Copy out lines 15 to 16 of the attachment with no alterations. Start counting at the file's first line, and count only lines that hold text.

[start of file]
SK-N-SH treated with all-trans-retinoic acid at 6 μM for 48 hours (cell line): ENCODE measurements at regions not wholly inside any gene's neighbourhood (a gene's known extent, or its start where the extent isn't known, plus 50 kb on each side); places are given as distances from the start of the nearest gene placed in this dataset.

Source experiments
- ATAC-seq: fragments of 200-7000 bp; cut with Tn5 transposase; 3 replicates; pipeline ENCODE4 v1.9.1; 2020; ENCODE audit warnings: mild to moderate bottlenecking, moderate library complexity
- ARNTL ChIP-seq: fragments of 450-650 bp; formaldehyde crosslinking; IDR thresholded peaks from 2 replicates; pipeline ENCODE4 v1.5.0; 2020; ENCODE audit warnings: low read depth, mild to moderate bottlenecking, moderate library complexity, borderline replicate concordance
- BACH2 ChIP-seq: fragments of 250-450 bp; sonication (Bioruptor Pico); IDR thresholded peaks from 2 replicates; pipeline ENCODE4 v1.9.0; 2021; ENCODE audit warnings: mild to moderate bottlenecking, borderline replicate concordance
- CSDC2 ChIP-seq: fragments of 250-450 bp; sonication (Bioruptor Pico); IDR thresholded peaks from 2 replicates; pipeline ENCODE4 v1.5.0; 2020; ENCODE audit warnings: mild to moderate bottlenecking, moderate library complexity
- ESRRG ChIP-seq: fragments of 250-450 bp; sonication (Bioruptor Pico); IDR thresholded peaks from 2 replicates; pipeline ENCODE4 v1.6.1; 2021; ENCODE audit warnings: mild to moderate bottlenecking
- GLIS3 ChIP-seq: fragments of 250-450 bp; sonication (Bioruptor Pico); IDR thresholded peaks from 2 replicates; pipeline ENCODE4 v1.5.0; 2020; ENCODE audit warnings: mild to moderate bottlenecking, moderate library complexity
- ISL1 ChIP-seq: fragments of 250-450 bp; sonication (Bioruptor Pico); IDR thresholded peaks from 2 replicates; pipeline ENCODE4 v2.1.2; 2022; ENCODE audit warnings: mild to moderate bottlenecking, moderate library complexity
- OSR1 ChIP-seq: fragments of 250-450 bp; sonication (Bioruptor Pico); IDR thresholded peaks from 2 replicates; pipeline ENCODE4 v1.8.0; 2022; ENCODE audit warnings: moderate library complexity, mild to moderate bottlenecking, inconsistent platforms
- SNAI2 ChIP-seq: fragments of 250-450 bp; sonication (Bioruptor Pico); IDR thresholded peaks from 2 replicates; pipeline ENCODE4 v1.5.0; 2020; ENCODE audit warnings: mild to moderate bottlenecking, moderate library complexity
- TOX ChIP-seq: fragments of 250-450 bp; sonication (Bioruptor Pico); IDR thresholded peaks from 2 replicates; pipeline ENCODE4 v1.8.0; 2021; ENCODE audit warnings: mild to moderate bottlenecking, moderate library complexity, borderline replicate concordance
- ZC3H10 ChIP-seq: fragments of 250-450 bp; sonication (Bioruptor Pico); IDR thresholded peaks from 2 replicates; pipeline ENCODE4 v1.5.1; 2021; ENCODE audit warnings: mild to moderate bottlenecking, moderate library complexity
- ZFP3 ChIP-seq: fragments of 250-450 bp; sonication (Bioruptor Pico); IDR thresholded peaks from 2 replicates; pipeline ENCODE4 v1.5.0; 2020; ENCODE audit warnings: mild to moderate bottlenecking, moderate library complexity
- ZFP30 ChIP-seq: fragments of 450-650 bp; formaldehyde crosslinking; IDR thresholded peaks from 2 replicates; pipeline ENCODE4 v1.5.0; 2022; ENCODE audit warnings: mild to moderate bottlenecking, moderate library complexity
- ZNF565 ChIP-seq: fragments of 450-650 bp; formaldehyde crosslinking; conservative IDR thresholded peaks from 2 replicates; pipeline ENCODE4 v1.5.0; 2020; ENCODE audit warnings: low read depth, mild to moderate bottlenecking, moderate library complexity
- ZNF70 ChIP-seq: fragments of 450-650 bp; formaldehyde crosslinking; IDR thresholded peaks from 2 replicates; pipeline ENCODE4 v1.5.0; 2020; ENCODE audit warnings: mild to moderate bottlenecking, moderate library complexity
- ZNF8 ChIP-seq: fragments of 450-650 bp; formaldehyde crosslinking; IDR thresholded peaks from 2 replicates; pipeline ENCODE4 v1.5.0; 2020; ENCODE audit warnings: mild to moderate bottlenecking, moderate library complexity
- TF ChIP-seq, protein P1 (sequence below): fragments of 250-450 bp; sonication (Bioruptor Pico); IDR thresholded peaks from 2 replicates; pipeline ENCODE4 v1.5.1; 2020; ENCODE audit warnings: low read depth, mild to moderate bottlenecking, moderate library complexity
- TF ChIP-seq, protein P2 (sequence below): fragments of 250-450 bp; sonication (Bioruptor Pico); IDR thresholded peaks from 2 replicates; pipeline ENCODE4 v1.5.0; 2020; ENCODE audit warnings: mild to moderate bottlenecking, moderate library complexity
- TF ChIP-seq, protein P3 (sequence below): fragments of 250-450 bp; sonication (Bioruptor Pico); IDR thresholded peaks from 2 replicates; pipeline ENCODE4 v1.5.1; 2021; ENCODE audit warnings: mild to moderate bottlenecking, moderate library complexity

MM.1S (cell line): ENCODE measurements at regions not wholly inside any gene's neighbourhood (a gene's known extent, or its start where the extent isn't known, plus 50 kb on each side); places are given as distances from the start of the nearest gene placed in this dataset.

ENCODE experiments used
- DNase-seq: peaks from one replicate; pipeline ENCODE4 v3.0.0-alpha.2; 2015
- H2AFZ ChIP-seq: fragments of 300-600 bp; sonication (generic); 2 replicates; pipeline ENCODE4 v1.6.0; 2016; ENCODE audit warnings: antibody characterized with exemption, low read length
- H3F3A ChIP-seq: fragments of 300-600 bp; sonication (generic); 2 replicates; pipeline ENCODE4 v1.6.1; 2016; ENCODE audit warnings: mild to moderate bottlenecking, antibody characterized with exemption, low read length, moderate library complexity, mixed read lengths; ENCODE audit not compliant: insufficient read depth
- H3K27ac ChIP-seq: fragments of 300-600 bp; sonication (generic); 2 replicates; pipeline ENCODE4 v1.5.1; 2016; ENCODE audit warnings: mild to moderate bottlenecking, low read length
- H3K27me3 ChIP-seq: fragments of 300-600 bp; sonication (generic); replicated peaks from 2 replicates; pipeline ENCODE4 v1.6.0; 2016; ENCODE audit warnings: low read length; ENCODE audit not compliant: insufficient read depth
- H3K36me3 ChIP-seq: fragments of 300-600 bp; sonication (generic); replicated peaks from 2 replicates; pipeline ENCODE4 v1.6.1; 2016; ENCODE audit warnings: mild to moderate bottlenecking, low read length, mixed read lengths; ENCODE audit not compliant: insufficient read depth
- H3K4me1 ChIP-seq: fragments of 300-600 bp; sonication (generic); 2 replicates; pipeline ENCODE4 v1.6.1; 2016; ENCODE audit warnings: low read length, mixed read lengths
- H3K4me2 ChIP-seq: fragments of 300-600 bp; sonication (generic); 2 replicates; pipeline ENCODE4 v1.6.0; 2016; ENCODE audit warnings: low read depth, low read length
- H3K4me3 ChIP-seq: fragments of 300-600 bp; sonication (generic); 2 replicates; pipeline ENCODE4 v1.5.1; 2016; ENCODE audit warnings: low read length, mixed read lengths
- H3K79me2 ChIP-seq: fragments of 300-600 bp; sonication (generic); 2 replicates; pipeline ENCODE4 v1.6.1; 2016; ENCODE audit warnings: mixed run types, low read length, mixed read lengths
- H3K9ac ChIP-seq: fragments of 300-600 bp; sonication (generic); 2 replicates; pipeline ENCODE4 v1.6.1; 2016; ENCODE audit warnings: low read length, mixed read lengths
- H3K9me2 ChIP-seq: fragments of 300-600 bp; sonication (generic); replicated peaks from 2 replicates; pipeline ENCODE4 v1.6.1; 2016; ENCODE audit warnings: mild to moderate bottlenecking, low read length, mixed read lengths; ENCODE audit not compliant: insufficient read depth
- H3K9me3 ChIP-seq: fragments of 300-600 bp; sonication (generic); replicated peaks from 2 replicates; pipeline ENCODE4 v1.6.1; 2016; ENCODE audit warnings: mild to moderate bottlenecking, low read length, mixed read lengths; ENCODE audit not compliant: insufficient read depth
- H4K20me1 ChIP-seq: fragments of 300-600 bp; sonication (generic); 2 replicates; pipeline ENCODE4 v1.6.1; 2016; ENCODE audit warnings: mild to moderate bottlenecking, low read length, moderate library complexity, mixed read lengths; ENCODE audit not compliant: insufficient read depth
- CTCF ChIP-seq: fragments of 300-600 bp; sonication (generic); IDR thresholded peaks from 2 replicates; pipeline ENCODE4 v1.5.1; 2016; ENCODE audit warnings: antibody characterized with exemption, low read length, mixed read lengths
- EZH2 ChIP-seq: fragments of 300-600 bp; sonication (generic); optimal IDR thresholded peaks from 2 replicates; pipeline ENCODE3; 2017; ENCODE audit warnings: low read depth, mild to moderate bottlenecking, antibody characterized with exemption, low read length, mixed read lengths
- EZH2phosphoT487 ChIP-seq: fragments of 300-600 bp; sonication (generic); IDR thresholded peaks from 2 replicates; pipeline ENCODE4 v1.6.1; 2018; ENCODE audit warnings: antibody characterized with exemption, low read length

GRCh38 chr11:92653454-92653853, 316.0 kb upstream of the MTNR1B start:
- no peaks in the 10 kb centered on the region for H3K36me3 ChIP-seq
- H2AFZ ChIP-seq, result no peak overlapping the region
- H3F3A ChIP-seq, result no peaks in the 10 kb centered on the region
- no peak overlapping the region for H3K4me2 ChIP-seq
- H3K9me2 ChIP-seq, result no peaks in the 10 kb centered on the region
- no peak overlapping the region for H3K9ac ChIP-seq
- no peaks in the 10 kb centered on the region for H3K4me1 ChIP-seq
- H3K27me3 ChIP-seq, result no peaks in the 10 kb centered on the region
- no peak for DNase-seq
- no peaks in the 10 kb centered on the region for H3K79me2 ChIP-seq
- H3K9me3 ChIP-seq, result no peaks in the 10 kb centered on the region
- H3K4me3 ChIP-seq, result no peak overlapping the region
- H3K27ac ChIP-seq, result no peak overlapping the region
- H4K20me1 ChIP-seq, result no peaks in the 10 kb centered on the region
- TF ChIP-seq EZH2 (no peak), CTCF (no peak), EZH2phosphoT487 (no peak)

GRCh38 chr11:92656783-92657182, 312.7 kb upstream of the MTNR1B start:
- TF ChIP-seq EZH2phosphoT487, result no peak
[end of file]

- ZFP30 ChIP-seq: fragments of 450-650 bp; formaldehyde crosslinking; IDR thresholded peaks from 2 replicates; pipeline ENCODE4 v1.5.0; 2022; ENCODE audit warnings: mild to moderate bottlenecking, moderate library complexity
- ZNF565 ChIP-seq: fragments of 450-650 bp; formaldehyde crosslinking; conservative IDR thresholded peaks from 2 replicates; pipeline ENCODE4 v1.5.0; 2020; ENCODE audit warnings: low read depth, mild to moderate bottlenecking, moderate library complexity